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 Post subject: Re: The future of programming
PostPosted: Tue May 14, 2019 7:09 pm 
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Please all, answer the following question, this subject is fun:

Maybe the future of the programming is the human-language-level programming.

What are the opinions of the programmers about the future of the programming? :wink:


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 Post subject: Re: The future of programming
PostPosted: Wed May 15, 2019 10:14 pm 
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Seeing as my industry (embedded software) is moving as swiftly as a sloth on Valium, I don't think we will be seeing major shifts in programming technique or languages within my lifetime. We have been using C forever and a day, and I don't see any language take it over, except maybe C++. This might not sit well with "safe" language advocates, but no other language has the same market penetration. Yes, it is circular (other languages are unpopular, so we don't use them, so they never get popular), but such is the nature of the beast.

As for entirely different systems (e.g. S0lar talked about a game-ifyed programming system a while back), my bosses would probably recoil in horror. I also see that as far too impractical. Right now, the answer to "how do I do X?" is "here's a snippet". With that you'd have to send a list of instructions.

Edit: As a PM has made me aware, Solar advocated no such thing. In fact, it was Brendan: viewtopic.php?f=13&t=33181&p=285831&hilit=minecraft#p285831

And yes, I am aware of the irony.


Last edited by nullplan on Thu May 16, 2019 10:16 am, edited 1 time in total.

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 Post subject: Re: The future of programming
PostPosted: Wed May 15, 2019 10:52 pm 
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nullplan,

Thanks you for the your response!


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 Post subject: Re: The future of programming
PostPosted: Fri Jun 14, 2019 10:08 am 
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The first post looks like the programming system asks a lot of questions in series. I've used systems like that, from Windows "wizards" to the package management of Source Mage Linux. It's a bad idea. As evidence: "wizards" have got very much shorter since the 90s, sometimes having only 2 pages.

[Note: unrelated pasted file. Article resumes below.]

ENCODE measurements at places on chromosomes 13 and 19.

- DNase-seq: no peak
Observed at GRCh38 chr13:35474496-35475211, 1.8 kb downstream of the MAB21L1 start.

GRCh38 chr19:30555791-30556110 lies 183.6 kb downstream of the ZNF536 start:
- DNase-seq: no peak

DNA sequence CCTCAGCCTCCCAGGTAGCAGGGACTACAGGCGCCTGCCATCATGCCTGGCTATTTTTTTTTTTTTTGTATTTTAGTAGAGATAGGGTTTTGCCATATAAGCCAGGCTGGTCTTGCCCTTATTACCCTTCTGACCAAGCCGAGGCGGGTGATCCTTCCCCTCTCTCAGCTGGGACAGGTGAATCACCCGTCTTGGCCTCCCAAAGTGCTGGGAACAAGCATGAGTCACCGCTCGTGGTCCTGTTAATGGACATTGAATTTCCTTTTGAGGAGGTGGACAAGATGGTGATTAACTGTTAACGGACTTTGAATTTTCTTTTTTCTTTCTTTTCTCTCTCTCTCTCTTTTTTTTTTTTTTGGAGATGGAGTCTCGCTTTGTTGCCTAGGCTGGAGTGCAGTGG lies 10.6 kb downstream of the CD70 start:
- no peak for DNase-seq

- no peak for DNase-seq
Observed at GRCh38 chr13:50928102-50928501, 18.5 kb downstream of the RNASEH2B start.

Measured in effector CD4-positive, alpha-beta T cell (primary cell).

One problem is later questions may make the user realise he wants to make different answers to earlier questions. There might not be any such cause for confusion surrounding a button, but very few things are as simple as a button! Of course, wizards have a back button, but what happens when you realise you need to change an option somewhere around 10 pages back? Modern wizards seem to have a maximum of 5 pages altogether, which is absolutely enough for me, but isn't half-way enough for the example in this thread.

The idea of these question-series is to avoid overwhelming the user with too much information at once. That's sort-of nice, but they always risk hiding information which the user needs to help him understand.

Another problem is the series of questions can become like an unrelenting assault. It goes on, and on, and on, and each. single. question. has. to. be. thought. about! It's like some form of torture! The things which produced this response in me were Source Mage Linux and the Linux Kernel's "make config". I was very very thankful for menuconfig, but even that was sometimes too much to bear. This problem is computers just present too many choices. Sometimes, the physical world presents too many choices for humans to cope with. Configuring computers presents more choices than the physical world, and programming computers presents more choices than configuring them.

Hm... I think there's a better way of hiding the options you don't need or aren't ready for: optional arguments. Try Tcl/Tk. :)

Natural language programming in general has been dreamed of since the 50s or 60s, maybe even earlier. When I was little, in the 1980s, some books still presented it as The Future, while others declared it impossible.


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